Sunday, March 28, 2010

Subject–Verb Agreement

The highlighted verb is wrong (Sunday Times Lifestyle, 14 March 2010).  Make it is, because the subject of the sentence is making reservations at high-end restaurants, a non-finite clause and hence grammatically singular.

2 comments:

David Deterding said...

This is a classic example where proximity ('restaurants') overrides the head of the subject ('making'). Or maybe it is both 'reservations' and 'restaurants' that push 'making' into the background.

I bet lots of people in the UK and USA would also make this mistake.

The Grammar Terrorist said...

Yes, but I believe it's rarer there. I read Time magazine and the British papers regularly and find they rarely make this sort of mistake, whereas it is very common in Singaporean newspapers, to the point where I automatically check for subject-verb agreement when I spot a complex noun phrase as subject!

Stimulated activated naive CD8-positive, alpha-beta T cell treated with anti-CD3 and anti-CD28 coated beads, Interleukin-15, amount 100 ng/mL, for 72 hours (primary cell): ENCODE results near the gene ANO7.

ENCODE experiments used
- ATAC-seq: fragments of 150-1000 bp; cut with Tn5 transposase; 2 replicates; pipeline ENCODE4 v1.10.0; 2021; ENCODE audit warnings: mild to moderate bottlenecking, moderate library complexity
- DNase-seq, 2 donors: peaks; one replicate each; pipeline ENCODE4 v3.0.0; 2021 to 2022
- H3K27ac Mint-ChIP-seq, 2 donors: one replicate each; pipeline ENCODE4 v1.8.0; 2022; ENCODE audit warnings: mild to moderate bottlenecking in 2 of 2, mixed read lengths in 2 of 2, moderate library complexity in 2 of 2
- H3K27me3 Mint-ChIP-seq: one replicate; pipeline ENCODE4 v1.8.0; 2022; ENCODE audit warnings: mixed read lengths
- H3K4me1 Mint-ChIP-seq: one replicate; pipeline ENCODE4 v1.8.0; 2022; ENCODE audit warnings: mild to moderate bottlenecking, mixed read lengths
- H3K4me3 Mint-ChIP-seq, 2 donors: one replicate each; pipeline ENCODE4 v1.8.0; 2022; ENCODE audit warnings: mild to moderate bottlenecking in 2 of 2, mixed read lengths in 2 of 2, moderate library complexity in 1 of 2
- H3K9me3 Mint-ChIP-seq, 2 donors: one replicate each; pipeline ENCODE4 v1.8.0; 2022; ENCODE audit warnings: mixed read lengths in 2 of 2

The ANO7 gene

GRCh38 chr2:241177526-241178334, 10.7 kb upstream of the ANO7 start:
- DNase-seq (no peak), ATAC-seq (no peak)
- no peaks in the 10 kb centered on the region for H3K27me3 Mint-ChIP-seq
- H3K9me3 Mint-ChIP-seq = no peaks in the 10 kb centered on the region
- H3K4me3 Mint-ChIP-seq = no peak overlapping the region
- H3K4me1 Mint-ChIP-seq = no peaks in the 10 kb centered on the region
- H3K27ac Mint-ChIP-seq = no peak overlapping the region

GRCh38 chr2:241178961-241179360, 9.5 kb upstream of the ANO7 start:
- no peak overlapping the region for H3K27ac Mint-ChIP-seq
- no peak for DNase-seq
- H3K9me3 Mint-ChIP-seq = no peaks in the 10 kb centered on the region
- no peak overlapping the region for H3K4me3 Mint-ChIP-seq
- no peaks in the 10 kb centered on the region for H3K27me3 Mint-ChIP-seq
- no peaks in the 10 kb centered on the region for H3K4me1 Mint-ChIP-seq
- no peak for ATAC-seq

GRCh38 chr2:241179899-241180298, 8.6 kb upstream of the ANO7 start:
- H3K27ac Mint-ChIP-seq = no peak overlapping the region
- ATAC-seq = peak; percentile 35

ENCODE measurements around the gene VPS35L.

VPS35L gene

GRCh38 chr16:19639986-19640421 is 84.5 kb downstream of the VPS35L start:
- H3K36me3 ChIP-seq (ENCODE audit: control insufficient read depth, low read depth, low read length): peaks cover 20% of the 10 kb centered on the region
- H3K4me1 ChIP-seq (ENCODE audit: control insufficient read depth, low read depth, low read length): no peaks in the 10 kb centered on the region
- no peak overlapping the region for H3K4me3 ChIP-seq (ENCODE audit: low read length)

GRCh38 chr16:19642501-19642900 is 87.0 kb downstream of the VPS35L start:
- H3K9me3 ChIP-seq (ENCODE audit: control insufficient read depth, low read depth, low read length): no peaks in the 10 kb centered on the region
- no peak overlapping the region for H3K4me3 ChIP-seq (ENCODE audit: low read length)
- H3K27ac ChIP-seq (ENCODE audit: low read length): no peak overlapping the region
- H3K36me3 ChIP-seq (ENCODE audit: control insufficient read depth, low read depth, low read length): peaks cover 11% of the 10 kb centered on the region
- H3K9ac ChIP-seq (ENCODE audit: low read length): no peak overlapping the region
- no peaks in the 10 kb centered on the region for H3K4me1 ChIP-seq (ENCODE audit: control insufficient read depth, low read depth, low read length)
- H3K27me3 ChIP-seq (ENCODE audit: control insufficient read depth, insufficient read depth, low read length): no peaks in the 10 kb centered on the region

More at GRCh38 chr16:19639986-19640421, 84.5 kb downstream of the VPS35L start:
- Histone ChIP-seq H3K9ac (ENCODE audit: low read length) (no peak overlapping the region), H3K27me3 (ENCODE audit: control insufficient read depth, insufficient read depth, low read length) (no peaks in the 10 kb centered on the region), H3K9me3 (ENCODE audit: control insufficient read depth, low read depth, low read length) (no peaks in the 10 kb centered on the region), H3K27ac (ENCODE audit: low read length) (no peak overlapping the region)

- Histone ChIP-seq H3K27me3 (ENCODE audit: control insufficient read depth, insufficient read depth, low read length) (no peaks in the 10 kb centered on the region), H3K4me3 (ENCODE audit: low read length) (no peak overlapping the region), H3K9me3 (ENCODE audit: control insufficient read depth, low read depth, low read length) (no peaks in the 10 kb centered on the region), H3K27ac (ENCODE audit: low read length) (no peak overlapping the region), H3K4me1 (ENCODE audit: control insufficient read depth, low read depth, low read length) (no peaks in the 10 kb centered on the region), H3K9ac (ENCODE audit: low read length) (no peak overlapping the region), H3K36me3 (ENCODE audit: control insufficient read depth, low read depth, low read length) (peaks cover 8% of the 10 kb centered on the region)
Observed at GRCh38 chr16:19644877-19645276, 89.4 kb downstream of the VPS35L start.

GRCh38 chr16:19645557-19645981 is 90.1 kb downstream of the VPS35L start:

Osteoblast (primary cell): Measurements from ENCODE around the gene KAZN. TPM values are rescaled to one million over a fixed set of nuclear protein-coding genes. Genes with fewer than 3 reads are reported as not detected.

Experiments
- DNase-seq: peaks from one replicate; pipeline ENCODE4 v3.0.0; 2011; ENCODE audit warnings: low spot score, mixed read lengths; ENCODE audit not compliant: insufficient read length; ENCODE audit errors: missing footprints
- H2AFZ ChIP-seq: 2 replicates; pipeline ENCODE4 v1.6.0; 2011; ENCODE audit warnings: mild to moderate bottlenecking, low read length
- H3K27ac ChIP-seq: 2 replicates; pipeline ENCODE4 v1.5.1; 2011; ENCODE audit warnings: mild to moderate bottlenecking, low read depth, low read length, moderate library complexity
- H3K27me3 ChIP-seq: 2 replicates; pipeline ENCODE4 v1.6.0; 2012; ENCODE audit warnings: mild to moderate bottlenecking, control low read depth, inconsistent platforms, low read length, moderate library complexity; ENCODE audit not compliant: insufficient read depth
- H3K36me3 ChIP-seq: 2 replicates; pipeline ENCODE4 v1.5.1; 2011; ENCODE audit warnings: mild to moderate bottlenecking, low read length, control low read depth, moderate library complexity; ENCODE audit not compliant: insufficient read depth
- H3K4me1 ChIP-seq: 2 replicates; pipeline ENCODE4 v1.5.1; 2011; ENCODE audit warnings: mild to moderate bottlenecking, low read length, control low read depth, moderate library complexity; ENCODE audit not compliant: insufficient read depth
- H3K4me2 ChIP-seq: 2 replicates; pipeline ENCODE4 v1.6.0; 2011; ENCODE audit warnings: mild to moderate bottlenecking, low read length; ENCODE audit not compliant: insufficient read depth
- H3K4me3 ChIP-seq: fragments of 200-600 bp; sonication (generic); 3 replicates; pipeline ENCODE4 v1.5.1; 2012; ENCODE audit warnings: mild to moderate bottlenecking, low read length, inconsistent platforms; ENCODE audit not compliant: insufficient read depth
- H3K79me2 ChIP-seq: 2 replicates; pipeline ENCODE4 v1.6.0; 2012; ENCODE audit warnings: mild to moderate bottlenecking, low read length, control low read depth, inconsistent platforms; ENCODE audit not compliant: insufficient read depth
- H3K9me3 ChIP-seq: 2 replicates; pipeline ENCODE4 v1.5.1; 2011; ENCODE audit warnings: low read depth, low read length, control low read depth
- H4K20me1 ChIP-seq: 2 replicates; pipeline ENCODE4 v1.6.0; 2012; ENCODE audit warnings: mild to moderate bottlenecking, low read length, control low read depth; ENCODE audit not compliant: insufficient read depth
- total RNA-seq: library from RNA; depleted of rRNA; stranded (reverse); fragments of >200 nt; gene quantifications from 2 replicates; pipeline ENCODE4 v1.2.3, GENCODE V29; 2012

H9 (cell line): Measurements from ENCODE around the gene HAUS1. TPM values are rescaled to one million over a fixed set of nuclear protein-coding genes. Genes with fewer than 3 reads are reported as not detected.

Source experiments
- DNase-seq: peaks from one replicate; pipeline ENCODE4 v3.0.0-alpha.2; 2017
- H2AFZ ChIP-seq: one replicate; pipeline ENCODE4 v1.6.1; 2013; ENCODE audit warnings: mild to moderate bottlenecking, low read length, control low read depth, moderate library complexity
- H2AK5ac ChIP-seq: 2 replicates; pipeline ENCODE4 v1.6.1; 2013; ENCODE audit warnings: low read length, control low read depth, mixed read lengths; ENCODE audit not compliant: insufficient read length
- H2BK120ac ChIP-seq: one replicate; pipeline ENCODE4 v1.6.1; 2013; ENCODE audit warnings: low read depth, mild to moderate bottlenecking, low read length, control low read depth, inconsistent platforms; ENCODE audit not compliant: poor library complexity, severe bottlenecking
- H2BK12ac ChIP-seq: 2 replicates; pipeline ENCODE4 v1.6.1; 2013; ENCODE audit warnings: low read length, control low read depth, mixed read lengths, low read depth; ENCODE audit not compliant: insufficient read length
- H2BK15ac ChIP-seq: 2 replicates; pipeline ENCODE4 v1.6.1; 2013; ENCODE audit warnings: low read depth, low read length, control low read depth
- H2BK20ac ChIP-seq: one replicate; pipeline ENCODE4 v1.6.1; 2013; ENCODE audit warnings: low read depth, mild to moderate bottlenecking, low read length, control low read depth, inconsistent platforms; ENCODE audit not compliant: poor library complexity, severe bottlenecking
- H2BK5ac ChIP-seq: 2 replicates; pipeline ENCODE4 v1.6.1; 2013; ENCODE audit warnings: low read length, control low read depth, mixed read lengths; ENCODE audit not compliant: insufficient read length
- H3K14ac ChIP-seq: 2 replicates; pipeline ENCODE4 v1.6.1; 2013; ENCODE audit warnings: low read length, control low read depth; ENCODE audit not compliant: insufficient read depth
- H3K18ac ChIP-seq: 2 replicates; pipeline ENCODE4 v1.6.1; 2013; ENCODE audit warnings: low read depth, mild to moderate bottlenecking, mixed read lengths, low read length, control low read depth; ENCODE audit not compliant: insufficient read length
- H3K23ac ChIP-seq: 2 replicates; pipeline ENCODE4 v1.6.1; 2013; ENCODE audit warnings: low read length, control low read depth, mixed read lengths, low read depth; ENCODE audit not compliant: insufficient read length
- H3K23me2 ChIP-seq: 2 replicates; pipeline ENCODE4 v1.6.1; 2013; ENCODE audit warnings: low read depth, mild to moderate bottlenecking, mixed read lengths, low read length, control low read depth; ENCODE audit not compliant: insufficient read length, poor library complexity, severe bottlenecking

I recall that you had an explanation for this which involved the headedness of noun phrases -- I think as a possible influence of Chinese on Singapore English.